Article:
Four years ago we were stupidly excited at the transformation of ArchieVan from one time delivery vehicle to a gorgeous, but subtle, camper that was to be home for three years.
We spent a rather large sum getting the van wrapped in a wonderfully coloured Avery product called Midnight Sand.
We fitted sexy 18” gloss black alloys.
And wow! It looked the bomb.
Those 18” alloys were the first things to go.
They looked fab. And on smooth German roads they were pretty swell.
Once we’d crossed to the asphalt horror of Poland’s pitted, rutted and broken roads things weren’t so good. The painted on thin strips of rubber that passed for tyres did little to absorb the shock, the tread was soon shredded and bare.
Instead of replacing the tyres we refitted the steels and sold the alloys.
ArchieVan didn’t look as good, but it handled so much better.
The cosmetic deterioration didn’t end there.
The first Greek mega storms of winter 2018 soon had drips falling on the sleeping Wanderers from badly fitted roof lights, and not quite sealed van windows.
No one could see my rudimentary repairs to the roof lights, but the red tape sealing the windows was plain to all.
Less inconvenient but equally annoying was the fast breakdown of the wrap. Within a year little spores of what appeared to be mould started sprouting across the vinyl. Unfortunately while I noticed it I didn’t do anything about it, thinking I’d sort it out when we got home, after all, Corey, the guy who fitted the wrap had said there was a 10 year colour guarantee.
By the time we got home the wrap had gone to ratshit and ArchieVan had transformed from super-camper to crusty crate.
Avery (the manufacturer) wasn’t interested. The company quoted its suspiciously specific guarantee terms which came down to fractions of a year and varied depending on the angle on the wrap. Corey, the fitter at WrapCapital wanted to help – but he could only hope to have the value of the product refunded – the majority of the cost is in the fitting.
Four years on the van looked pretty bad and I opted to have the wrap stripped.
Four years on and Archie is back to his roots, a bright white panel van, albeit with windows.
I don’t like it much. I haven’t always been polite about white vans after all. I need to do something about it. I have a plan. Watch this space.
Touring without the miles.
How many of us take off to the other side of the continent every time we get a few days for a holiday?
How many of us know what’s just around the corner?
This year we’ve been determined to see more of the wonder of Cornwall rather than covering hundreds of miles to visit another country. At first that stay at home approach was government imposed, but then it grew on us.
Porthscatho, Coverack, Mortenhampstead, Exeter (admittedly they’re over the border) Plymouth (no man’s land) and now Porthleven.
I certainly didn’t expect it to be so interesting.
The van needed some electrical work at the excellent Batteries and Solar near Plympton (new fridge. Another small fortune). I left it with them and walked into town.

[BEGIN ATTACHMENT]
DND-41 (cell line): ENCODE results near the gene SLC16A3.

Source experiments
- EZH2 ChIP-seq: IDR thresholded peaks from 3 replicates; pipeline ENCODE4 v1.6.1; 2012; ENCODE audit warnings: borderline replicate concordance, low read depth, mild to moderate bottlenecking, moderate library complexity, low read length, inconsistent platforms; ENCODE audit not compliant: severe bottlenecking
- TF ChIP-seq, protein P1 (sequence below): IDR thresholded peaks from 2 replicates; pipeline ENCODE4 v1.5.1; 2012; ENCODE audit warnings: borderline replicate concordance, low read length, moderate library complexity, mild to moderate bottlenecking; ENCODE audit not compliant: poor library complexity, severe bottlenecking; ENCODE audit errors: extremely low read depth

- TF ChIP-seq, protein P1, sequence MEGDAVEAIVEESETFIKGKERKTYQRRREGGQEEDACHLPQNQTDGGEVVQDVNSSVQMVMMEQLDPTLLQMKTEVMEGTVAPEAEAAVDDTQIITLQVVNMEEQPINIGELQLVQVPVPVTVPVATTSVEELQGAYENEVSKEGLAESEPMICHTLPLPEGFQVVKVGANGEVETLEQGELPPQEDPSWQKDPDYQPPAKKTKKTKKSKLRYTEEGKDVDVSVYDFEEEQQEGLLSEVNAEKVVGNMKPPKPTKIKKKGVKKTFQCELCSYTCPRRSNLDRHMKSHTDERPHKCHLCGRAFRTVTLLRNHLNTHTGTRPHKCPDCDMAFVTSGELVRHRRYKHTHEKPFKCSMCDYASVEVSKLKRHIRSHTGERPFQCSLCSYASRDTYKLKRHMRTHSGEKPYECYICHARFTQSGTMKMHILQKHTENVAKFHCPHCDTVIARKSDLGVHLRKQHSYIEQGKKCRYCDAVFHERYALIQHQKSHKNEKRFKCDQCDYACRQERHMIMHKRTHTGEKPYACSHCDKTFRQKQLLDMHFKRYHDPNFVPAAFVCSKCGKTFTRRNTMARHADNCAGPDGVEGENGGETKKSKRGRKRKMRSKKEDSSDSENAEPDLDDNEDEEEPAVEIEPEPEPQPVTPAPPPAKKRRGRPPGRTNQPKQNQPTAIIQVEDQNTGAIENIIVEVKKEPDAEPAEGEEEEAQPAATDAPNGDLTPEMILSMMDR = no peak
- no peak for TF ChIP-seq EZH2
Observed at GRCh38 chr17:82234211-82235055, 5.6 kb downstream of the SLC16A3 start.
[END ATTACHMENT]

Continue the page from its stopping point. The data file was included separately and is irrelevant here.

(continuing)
Plymouth was bombed to hell in the Second World War.
Mum talks of seeing the orange skies of its burning 60 miles away from her childhood home of Porkellis. But unlike the Axis towns such as Dresden that were painstakingly rebuilt using Marshall aid, Plymouth was thrown up in a mess of ‘50s concrete that even the most dedicated Brutalist would find hard to love. More recent interventions have done little to lift its fortunes – it’ll go down in history alongside Coventry as one of Britain’s town planning case studies.
Hold up though.
Keep walking past the market, miss out Union Street, but instead climb the grandly named Athenaeum Street and there’s a delight in store. The first hint is the Regency Grand Hotel with its decorative portico. Just past that The Hoe opens out and your perspective is forced to change.
Plymouth’s waterfront is beautiful. The view expands onto The Channel with the old Naval College to the west, just before the Tamar Estuary with Cornwall beyond. Drake’s Island and the breakwater both have their fortifications. Good cafes, the lido and a swimming beach line this stretch, ideal locations for kicking back and taking it all in.
The star-form Citadel still has a military presence, tours are available through English Heritage. Then your path drops down to the cobbled streets of the historic Barbican from which the Mayflower set sail. Here the walls are littered with plaques commemorating now famous expeditions to lands then unknown.
Plan your route well and you could spend a good day absorbing culture and eating fine foods without suffering the shock of the city centre.
Top spot in town? There are many. Here’s our favourite from this weekend.
Sit in The Ship above the western harbour and sup well priced interesting ales with glimpses of the waves crashing over the breakwater below.
The food looks simple and delicious, but I’ve promised to cook in the van tonight.
The West Cornwall clubber’s jamboree known as The Masked Ball is happening up the road later and there’s a good crowd of well dressed attendees warming up in the bar. They’ll dance through until morning and not look as fresh again until the end of next week.
The Square. Amélie’s. Kota. The Deli. So many gorgeous food offerings to tempt us. But I’ve promised to cook in the van tonight. I’ve promised to cook in the van tonight.
When you walk past café after restaurant after chip shop after pasty shop each selling delicious looking food you set the expectation high. Fortunately our dinner of a simple ragu using Vivian Old’s St Just beef was spot on and The Wanderers were tucked up in bed before the clubbers had even started dancing.
Sunday 7th November. I keep shedding layers in the morning sunshine. We could be on Lefkada’s Kathisma. But I’m delighted to be here.